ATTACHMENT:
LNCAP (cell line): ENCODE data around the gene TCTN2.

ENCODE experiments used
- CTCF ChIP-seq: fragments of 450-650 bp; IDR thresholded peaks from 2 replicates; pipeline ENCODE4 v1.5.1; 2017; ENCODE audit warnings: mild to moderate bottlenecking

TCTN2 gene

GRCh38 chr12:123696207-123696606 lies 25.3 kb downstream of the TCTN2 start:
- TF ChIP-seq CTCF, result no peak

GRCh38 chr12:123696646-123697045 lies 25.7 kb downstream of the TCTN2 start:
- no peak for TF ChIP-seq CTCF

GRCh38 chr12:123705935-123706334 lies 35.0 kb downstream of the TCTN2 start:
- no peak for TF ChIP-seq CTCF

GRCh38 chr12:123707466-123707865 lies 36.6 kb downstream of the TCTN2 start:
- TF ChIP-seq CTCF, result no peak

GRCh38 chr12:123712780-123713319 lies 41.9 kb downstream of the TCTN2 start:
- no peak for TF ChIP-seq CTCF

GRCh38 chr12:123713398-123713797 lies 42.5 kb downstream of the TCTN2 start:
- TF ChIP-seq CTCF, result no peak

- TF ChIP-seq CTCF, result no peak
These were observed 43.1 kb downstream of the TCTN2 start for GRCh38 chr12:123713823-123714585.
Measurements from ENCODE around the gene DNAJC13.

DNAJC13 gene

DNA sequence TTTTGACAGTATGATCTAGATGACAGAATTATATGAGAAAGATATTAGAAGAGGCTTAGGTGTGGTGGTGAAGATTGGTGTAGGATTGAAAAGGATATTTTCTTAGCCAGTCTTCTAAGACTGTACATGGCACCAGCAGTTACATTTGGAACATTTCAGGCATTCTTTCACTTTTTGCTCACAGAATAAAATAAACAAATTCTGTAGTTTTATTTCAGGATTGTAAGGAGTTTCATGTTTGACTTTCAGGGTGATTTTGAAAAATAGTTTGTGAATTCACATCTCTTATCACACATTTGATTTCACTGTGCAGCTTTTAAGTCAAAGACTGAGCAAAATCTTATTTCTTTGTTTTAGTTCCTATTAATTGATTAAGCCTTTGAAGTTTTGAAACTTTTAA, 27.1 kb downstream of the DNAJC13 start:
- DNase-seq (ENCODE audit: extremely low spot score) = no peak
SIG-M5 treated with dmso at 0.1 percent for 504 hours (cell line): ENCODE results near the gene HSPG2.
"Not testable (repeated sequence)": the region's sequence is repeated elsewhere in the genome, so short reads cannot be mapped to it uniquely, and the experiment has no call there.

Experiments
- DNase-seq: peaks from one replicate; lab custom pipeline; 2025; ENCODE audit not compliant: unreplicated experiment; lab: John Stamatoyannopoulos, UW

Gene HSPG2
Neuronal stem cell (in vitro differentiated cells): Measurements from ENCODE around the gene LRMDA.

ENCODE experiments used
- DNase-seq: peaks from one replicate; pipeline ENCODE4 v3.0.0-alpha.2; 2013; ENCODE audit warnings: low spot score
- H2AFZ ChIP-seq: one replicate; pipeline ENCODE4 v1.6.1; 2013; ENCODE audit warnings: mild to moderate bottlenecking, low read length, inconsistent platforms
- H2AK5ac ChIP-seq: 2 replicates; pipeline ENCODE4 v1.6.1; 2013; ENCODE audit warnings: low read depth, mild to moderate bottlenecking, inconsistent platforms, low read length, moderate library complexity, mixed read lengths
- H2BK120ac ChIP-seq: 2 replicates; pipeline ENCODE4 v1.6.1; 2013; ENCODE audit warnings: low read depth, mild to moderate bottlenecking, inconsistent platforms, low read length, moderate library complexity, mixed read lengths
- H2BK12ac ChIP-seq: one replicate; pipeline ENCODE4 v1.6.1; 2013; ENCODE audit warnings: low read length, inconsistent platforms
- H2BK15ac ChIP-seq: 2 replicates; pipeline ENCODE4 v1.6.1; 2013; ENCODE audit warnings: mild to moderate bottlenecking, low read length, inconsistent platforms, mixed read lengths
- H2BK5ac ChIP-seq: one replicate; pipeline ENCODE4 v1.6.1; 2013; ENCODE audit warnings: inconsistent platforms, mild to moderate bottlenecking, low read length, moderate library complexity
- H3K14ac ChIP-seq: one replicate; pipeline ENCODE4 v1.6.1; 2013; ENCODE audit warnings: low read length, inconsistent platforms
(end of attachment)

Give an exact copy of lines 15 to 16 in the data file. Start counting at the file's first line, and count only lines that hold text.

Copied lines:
GRCh38 chr12:123713398-123713797 lies 42.5 kb downstream of the TCTN2 start:
- TF ChIP-seq CTCF, result no peak